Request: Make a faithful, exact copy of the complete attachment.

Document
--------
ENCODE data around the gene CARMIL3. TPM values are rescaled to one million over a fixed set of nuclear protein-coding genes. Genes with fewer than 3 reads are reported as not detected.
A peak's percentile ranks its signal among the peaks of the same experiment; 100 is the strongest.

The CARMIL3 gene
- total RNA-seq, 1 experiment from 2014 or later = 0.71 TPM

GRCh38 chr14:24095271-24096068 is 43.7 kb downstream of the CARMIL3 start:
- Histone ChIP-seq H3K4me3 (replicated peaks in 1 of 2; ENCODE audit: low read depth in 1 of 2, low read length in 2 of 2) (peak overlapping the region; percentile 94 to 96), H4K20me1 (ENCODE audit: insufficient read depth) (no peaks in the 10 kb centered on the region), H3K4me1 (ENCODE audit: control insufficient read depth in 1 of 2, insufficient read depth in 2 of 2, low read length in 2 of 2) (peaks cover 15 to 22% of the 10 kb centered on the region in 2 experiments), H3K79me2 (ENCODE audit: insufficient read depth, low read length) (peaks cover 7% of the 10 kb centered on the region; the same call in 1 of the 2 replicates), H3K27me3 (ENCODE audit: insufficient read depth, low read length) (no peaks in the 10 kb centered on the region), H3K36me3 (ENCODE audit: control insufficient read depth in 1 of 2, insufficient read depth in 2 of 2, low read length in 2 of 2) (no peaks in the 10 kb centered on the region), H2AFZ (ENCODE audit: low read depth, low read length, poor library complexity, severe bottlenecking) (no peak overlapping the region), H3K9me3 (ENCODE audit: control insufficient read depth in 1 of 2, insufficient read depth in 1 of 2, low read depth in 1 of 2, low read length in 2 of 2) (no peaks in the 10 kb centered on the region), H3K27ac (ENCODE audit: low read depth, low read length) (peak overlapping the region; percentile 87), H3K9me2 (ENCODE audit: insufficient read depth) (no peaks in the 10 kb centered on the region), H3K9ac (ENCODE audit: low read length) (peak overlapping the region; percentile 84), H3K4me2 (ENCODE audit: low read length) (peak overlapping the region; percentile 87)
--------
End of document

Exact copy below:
ENCODE data around the gene CARMIL3. TPM values are rescaled to one million over a fixed set of nuclear protein-coding genes. Genes with fewer than 3 reads are reported as not detected.
A peak's percentile ranks its signal among the peaks of the same experiment; 100 is the strongest.

The CARMIL3 gene
- total RNA-seq, 1 experiment from 2014 or later = 0.71 TPM

GRCh38 chr14:24095271-24096068 is 43.7 kb downstream of the CARMIL3 start:
- Histone ChIP-seq H3K4me3 (replicated peaks in 1 of 2; ENCODE audit: low read depth in 1 of 2, low read length in 2 of 2) (peak overlapping the region; percentile 94 to 96), H4K20me1 (ENCODE audit: insufficient read depth) (no peaks in the 10 kb centered on the region), H3K4me1 (ENCODE audit: control insufficient read depth in 1 of 2, insufficient read depth in 2 of 2, low read length in 2 of 2) (peaks cover 15 to 22% of the 10 kb centered on the region in 2 experiments), H3K79me2 (ENCODE audit: insufficient read depth, low read length) (peaks cover 7% of the 10 kb centered on the region; the same call in 1 of the 2 replicates), H3K27me3 (ENCODE audit: insufficient read depth, low read length) (no peaks in the 10 kb centered on the region), H3K36me3 (ENCODE audit: control insufficient read depth in 1 of 2, insufficient read depth in 2 of 2, low read length in 2 of 2) (no peaks in the 10 kb centered on the region), H2AFZ (ENCODE audit: low read depth, low read length, poor library complexity, severe bottlenecking) (no peak overlapping the region), H3K9me3 (ENCODE audit: control insufficient read depth in 1 of 2, insufficient read depth in 1 of 2, low read depth in 1 of 2, low read length in 2 of 2) (no peaks in the 10 kb centered on the region), H3K27ac (ENCODE audit: low read depth, low read length) (peak overlapping the region; percentile 87), H3K9me2 (ENCODE audit: insufficient read depth) (no peaks in the 10 kb centered on the region), H3K9ac (ENCODE audit: low read length) (peak overlapping the region; percentile 84), H3K4me2 (ENCODE audit: low read length) (peak overlapping the region; percentile 87)